It also doesn’t mean I don’t need undisturbed time to focus on a single task. I do. In fact staying anchored and focussed in the midst of all the available distraction is an information skill of growing importance (and in the list of information literacy skills George Siemens quotes in his connectivism as well and that I use a lot as well)
So I create some silence in the midst of the information storm routinely to get things done.
What I never switch off is my ‘networking’, i.e. disconnecting from all of my social contacts. Because they are the ones that make up my information filter, the ones that allow me to make sense of my world. But that can take both face to face form as well as on-line. Because both the distinction between work and life, as well as online and off-line has become virtually meaningless to me. To a large extent I think that is caused by being self-employed in an area I am very passionate about, and my wife sharing that passion and being self employed as well. All the people in my social environment, whether online or not, are my extended ears and eyes in the world. I may temporarily not be in touch with layers at a larger ‘social distance’. When I have limited time I spend it connecting to those closest to me. But I am a social animal, and I don’t think there are moments I am not connected to ‘someone’.
As to multitasking. I think it is a much misused word. I don’t think it exists (even driving and talking interfere although we routinely do them simultaneously). The higher speed of change around me, the higher number of connections to support do mean I need to switch contexts a lot more and a lot faster. Five years ago I would have been able to handle two or three clients at a time. Now the list is usually 8 to 10 at the same time. Clients who all expect me to be in their ‘context’ whenever they contact me.
But that switching behaviour is something you see kids do all the time (in their play, in their media use), and is nothing new. Even before we had a remote for our tv set as a kid I would be watching 5 channels at a time, simply by rotating through them with the buttons on the tv. It is something I think we unlearn in our lineair education system. And need to relearn once we hit the work place.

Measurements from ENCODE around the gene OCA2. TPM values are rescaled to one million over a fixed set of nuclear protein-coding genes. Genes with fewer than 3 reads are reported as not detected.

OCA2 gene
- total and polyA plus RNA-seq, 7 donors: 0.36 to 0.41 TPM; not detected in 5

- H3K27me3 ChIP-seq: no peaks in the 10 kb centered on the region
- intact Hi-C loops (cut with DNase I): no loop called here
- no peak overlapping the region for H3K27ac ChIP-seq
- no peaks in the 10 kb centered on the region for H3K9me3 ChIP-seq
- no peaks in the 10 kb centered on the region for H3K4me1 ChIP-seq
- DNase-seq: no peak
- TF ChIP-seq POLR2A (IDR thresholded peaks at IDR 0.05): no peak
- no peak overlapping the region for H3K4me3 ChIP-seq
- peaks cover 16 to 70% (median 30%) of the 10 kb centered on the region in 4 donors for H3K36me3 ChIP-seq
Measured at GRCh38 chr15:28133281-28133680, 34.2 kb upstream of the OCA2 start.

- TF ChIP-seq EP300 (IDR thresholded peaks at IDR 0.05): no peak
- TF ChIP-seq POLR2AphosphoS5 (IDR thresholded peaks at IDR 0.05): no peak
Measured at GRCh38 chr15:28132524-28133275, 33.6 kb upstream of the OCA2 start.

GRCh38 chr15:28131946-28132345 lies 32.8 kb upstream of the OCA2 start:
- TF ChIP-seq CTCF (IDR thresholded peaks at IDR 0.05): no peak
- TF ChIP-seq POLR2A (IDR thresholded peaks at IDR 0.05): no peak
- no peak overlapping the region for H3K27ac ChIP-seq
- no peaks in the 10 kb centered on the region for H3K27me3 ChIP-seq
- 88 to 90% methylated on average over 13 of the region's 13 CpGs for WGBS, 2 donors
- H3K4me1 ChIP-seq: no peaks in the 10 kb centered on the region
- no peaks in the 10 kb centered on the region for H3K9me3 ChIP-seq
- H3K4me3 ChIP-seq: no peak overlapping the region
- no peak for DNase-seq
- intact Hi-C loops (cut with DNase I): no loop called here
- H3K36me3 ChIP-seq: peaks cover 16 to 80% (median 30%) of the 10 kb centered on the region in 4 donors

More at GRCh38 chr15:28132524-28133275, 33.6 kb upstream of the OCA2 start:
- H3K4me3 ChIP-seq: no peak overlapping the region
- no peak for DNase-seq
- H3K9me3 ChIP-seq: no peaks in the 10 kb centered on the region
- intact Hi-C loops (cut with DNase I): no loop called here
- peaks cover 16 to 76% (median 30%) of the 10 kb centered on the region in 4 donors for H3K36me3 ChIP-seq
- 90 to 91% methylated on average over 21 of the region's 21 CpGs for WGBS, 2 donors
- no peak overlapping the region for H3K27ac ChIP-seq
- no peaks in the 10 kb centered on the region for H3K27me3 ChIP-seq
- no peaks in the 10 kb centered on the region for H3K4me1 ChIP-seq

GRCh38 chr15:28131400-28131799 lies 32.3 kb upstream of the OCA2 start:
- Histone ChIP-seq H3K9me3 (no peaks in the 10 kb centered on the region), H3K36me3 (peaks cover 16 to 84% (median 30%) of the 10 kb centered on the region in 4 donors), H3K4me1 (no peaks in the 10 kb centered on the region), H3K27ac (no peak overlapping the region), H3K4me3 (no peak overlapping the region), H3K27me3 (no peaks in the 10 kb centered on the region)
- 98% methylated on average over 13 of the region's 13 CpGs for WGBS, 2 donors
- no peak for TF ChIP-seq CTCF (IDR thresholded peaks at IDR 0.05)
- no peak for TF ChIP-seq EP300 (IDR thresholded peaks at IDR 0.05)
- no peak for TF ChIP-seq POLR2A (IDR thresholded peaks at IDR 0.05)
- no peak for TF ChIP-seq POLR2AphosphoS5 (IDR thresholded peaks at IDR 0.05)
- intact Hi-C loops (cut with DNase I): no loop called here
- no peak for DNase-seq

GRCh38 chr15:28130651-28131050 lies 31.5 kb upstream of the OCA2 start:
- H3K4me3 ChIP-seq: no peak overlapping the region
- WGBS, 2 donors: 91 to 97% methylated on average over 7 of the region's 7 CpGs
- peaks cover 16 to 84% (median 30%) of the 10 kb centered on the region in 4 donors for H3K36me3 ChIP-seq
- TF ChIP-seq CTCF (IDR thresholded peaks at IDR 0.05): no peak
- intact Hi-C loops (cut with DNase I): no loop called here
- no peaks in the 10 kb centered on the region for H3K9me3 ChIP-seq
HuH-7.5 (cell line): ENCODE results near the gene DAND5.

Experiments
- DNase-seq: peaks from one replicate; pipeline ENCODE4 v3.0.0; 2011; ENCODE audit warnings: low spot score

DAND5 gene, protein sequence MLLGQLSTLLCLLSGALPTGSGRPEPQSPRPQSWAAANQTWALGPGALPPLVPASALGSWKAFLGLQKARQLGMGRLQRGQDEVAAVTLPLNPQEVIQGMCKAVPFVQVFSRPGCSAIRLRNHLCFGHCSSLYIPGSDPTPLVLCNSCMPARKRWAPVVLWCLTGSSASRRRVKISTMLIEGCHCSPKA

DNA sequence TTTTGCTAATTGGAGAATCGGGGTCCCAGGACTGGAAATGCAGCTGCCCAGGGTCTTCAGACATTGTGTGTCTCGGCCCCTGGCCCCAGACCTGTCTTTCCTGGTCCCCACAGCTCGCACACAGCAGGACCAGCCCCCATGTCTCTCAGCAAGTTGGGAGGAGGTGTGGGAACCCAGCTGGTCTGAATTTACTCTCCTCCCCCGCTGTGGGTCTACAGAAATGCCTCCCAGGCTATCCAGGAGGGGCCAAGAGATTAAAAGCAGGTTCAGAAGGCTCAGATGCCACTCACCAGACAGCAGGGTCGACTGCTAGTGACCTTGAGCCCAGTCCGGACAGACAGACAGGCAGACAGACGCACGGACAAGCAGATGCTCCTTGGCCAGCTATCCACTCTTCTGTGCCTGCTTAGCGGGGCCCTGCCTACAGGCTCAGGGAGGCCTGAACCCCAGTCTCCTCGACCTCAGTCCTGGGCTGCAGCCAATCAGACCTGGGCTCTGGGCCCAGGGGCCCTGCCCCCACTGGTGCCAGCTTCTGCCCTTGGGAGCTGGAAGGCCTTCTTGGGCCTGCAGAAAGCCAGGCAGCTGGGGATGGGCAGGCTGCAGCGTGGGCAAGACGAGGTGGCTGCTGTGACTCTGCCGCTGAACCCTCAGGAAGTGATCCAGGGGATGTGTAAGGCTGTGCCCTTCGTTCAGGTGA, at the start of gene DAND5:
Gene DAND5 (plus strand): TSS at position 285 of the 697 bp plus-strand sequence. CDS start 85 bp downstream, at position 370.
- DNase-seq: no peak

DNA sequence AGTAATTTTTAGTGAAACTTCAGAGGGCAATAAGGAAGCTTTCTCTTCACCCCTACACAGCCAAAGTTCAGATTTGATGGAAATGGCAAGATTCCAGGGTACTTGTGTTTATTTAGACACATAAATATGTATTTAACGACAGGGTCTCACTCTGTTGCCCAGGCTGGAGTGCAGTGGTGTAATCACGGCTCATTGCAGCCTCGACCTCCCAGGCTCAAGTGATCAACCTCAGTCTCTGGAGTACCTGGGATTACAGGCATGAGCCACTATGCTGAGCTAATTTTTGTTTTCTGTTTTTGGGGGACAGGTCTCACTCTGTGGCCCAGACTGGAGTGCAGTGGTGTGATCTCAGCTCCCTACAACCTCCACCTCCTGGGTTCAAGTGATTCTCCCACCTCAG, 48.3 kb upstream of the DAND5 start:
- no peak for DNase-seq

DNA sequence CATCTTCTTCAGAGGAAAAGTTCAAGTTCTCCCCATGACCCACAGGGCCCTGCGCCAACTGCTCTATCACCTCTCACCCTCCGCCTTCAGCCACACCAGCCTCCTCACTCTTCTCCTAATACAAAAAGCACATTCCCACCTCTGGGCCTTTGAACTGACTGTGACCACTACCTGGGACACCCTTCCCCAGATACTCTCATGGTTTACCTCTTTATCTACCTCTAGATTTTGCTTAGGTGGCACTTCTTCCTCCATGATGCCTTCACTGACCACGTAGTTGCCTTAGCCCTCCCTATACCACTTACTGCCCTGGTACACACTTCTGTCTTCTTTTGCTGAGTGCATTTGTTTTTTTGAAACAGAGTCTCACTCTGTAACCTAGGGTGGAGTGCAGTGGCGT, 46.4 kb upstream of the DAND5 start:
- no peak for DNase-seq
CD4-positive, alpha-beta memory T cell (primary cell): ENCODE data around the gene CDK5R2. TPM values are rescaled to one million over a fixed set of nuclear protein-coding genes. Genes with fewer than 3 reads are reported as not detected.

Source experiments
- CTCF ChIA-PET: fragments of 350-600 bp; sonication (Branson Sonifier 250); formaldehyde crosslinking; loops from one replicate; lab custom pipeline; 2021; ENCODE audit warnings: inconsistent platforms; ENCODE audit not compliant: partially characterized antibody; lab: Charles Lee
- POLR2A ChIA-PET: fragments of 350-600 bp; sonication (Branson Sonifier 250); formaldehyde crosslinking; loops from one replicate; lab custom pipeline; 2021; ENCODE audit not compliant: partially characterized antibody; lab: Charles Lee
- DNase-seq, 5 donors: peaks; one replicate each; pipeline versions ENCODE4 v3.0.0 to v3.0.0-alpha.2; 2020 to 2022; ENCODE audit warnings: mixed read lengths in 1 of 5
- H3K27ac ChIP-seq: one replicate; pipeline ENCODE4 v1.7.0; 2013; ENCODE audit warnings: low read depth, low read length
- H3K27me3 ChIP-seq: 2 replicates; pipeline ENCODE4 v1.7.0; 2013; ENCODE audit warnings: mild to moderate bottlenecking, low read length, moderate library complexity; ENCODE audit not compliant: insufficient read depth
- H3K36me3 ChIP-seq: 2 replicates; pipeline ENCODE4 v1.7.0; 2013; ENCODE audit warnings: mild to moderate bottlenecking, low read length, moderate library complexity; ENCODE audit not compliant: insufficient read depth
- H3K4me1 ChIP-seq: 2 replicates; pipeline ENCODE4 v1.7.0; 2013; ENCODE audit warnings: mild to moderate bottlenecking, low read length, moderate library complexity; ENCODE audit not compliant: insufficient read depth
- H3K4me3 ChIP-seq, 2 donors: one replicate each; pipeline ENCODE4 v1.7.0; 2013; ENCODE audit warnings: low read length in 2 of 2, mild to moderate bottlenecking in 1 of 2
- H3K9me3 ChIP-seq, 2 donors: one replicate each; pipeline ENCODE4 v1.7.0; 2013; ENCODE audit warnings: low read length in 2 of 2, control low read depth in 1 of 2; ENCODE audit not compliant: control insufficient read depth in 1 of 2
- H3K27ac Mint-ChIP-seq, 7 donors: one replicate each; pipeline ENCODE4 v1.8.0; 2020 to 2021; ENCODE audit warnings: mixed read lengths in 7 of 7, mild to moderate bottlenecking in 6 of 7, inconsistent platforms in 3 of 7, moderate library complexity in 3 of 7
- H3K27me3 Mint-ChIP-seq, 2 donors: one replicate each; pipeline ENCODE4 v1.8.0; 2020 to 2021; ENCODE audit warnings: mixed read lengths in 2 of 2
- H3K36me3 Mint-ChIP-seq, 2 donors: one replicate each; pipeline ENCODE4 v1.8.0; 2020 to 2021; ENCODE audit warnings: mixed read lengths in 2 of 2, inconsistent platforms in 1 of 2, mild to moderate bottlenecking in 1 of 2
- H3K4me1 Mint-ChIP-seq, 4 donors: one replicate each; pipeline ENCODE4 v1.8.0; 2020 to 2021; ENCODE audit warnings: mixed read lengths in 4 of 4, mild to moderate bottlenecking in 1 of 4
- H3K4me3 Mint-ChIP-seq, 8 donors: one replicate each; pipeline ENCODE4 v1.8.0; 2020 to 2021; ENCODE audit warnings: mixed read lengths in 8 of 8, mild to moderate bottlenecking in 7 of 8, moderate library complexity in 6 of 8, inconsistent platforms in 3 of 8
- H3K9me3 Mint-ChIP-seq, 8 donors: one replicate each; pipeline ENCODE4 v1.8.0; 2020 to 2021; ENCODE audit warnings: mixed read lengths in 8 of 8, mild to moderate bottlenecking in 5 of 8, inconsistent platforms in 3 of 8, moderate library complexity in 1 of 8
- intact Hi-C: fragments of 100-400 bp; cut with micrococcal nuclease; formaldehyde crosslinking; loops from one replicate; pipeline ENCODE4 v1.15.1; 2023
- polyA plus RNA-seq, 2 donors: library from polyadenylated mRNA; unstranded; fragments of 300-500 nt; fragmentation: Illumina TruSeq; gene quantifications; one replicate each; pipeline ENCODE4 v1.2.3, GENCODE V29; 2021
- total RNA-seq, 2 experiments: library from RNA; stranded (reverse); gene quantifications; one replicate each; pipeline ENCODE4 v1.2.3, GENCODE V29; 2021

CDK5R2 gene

Ton, thanks so much for your comments (and your earlier email).
Like many people, I’d often prefer face-to-face if I could get it. But I can’t — and, as you point out, for years I’ve been connecting remotely. That’s networking beyond the range of where I can walk.
There’s a complexity or a richness below the surface layer of this networking, and I think it’s hard for someone to understand who hasn’t experienced it.
As an analogy, years ago I was part of a user’s group for some mainframe computer-based-training software. We came from different industries and had different skills to teach through CBT, but we shared both the software and the concept of training effectively without being physically present. I met these people only two or three times, but virtual contact helped build strong, valuable relationships.
And switching our attention from one arena to another — really, it’s a skill that the best classroom instructors have, isn’t it? They shift from Socratic mode to explanatory mode to coach to observer… and not willy-nilly, but both as planned possible activity and as swift responses to the unfolding situation.
I’ll look forward to hearing more from you.
Iâ€™d often prefer face-to-face if I could get it. But I canâ€™t â€” ….
Indeed I treat face to face time (and attention) as a scarce resource.
So when I do meet face to face with someone, I use social tools to be prepared (what have we both written about, what is currently on her mind judging by different online channels?). So that I can be in the here and now during the actual meet-up (sometimes referring to online material on the laptop as conversational object). And I use social tools for follow up (I call it come prepared, leave prepared), to connect in additional ways, to set agreed upon actions in motion etc.
As you say there lots of situations where meeting face to face isn’t possible. The tools help me to extend my network reach. Those connections can be very deep as well, and get reinforced by sparse actual meetings. Also over the years I have spend a lot of time and money to go meet those online contacts.
And even if exhcanges are only superficial, like Twitter messages, they can feel intimate. Because in Twitter you get to share the stuff that would normally only be visible to people near you. That I am having my morning coffee, that the train is late. We subconsciously regard that as intimate knowledge about eachother, because it used to be only sharable with those in the immediate vicinity.